Every man feels like he’s a good driver. But there is one maneuver that is challenging to perform, even for the most skilled driver: the U-turn. Most men will avoid this humiliating admission of fallibility at all costs, leading to some lengthy and circuitous routes as we choose providence over cartography to guide us to the elusive destination.
The help-meet God gave male drivers is the GPS navigation system. It’s a cool gadget which tricks our egos into believing it’s manly to listen to a British woman tell us when and where we need to turn.
I was once driving from Napa to the San Fernando Valley, which is a straight shot on a major freeway. But I dutifully activated my GPS, just to be safe. The lady’s voice confirmed that I was getting on the correct freeway; then she kept quiet for six hours, lulling me into a false sense of security. Suddenly she piped up that it was time to take the next exit. But what GPS lady did not realize was that by now I was in a part of the city which I recognized, so her services were no longer necessary. I turned the volume off and kept driving, as captain of my car.
After about 15 minutes I no longer knew where I was. I sheepishly turned the volume back up. The lady was calmly telling me to make a U-turn. I detected a twinge of smugness in her serene imperative. I figured she was still trying to get me back to that exit, but that was way behind me now, so she obviously didn’t know what she was talking about. I ignored her and looked for the next exit, which never came. Eventually I looked carefully at the digital map and realized that the only way back was the humiliating U-turn. I obeyed every following instruction right until I heard her self-satisfied words “Arriving at destination.”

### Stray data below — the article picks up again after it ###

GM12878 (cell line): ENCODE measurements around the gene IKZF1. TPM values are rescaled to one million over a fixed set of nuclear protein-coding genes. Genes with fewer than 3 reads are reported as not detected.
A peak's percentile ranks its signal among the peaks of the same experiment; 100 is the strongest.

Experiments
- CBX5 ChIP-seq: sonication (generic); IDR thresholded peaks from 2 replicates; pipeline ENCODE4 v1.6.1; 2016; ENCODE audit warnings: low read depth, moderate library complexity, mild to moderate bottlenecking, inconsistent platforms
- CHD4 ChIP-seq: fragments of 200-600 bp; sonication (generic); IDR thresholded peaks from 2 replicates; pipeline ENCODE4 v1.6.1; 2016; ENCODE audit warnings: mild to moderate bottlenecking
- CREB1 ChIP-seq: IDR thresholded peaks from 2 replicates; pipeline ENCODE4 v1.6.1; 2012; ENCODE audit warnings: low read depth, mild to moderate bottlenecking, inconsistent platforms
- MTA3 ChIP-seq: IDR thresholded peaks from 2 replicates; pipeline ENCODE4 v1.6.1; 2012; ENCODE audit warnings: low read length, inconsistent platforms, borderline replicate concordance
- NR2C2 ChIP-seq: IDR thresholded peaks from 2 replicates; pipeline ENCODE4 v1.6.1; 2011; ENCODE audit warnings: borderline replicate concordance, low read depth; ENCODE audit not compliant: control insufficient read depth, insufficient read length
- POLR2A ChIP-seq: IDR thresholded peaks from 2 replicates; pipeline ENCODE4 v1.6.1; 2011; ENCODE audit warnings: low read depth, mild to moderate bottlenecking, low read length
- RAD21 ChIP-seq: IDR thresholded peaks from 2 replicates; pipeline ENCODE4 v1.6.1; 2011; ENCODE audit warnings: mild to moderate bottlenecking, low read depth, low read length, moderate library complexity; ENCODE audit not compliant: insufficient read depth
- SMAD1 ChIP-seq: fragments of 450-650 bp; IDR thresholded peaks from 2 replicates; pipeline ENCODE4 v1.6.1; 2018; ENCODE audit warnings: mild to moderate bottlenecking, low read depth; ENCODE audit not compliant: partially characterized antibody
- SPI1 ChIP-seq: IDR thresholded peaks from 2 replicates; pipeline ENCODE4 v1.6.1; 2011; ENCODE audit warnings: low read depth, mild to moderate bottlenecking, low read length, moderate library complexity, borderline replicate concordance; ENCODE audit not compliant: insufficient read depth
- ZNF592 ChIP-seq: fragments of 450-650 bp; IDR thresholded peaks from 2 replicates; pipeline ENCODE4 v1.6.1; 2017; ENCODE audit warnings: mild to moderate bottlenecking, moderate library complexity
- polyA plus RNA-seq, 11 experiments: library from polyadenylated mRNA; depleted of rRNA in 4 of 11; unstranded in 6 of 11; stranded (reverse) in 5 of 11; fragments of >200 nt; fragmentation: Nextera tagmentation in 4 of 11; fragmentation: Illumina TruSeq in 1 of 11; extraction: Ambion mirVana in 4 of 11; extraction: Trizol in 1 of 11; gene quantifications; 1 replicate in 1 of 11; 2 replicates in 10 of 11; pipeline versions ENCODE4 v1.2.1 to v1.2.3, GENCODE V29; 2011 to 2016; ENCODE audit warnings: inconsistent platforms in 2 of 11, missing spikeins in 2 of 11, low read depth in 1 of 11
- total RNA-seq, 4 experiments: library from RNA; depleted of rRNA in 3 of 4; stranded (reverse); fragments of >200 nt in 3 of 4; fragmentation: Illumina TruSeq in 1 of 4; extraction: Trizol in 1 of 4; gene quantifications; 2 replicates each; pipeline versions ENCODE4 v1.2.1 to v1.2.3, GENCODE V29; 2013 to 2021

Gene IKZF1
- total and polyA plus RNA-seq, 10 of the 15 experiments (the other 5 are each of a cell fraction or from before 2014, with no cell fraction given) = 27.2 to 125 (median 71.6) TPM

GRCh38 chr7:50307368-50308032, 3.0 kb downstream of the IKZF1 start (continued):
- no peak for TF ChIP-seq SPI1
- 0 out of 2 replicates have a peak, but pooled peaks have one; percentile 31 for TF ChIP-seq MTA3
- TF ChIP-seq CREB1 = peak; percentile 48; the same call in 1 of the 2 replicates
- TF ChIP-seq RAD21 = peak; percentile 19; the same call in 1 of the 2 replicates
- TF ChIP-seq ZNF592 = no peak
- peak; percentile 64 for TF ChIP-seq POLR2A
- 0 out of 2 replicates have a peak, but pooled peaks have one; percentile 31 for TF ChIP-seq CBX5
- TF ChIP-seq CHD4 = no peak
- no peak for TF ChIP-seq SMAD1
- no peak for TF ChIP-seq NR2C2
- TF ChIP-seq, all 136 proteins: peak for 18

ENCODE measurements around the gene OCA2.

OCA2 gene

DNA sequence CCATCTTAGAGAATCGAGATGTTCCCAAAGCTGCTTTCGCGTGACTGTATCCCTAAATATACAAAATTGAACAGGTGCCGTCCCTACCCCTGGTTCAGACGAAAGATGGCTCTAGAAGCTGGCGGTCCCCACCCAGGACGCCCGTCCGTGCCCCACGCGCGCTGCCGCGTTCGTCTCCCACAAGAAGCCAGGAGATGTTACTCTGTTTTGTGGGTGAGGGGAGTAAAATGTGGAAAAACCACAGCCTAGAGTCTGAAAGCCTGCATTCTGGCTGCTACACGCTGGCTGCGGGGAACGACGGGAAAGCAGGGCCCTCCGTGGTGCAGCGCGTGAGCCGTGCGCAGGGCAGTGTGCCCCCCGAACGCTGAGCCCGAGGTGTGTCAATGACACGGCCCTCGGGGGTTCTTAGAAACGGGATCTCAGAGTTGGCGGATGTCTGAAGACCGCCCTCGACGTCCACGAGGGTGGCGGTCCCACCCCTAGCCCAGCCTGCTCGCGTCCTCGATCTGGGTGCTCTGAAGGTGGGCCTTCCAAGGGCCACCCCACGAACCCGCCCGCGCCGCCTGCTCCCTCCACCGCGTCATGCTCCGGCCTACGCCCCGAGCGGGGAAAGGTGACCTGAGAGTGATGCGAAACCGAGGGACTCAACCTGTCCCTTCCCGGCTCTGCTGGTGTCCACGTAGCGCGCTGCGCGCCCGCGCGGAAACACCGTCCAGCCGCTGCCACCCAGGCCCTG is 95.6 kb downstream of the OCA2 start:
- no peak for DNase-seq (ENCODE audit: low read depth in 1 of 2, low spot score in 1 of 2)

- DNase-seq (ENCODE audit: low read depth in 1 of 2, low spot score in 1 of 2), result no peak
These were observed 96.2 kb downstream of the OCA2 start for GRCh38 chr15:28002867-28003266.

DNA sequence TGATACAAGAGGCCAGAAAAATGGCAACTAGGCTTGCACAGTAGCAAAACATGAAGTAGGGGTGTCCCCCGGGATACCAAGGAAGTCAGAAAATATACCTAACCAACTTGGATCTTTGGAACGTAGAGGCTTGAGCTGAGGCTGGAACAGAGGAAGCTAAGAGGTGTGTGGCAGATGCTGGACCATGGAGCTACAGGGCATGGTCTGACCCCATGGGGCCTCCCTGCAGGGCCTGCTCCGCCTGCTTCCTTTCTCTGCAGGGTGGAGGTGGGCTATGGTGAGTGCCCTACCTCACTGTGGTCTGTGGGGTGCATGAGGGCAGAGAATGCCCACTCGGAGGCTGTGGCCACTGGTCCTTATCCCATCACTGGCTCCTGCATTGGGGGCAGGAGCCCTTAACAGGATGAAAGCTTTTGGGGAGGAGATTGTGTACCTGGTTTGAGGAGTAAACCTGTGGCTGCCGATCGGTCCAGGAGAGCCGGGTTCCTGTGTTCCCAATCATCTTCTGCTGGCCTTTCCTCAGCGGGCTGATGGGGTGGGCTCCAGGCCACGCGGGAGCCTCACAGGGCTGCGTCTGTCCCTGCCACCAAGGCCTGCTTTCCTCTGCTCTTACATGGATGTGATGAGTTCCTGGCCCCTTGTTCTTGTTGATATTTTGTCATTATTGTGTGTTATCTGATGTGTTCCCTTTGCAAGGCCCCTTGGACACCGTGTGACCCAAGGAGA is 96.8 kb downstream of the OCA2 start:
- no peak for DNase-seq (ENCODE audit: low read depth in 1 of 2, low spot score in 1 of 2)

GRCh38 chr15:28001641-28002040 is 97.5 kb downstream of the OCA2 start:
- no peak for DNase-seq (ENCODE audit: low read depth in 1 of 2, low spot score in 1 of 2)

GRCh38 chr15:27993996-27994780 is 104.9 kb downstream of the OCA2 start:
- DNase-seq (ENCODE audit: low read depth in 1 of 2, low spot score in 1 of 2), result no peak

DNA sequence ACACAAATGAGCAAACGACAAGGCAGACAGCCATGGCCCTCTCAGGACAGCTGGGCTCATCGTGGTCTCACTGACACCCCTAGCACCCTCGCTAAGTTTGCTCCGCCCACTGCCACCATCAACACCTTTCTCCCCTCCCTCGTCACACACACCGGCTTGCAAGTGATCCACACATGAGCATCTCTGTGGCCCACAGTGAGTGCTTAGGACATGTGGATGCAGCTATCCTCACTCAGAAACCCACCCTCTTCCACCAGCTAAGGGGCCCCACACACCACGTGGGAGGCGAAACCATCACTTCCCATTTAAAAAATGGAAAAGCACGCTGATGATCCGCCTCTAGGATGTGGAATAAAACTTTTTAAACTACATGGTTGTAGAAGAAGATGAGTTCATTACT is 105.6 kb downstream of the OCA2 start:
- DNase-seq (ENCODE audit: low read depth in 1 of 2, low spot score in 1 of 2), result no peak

In the third chapter of Jonah 600,000 gentiles do what I should have done: the moment they are told to, they make an instant U-turn.
We can tweeze out of this narrative four examples on which we can model our repentance.
After Jonah preached a pithy and pointed declaration of pending judgment, we read this in Jonah 3:5 And the people of Nineveh believed God. They called for a fast and put on sackcloth, from the greatest of them to the least of them.
The first example to emulate here is that they “believed God.” True repentance requires faith. Repent and believe are imperatives that go together like aim and shoot. You need both to hit your target.
Repentance without faith is called remorse. This is when you feel badly about what you have done, but do not trust God to forgive you. In the style of Cain, and Esau, and Judas.
You need to believe in Jesus for your repentance to be genuine. It is him you have sinned against, and him you need to be restored to.
Another exemplary reaction is the Ninevites’ humility. Jonah 3:6 The word reached the king of Nineveh, and he arose from his throne, removed his robe, covered himself with sackcloth, and sat in ashes.
The king got off his throne and dressed like a poor man, sitting in ashes. He knew it is always inappropriate to act high and mighty before God, but especially when you are asking for forgiveness. Humble actions come from what is happening in the heart.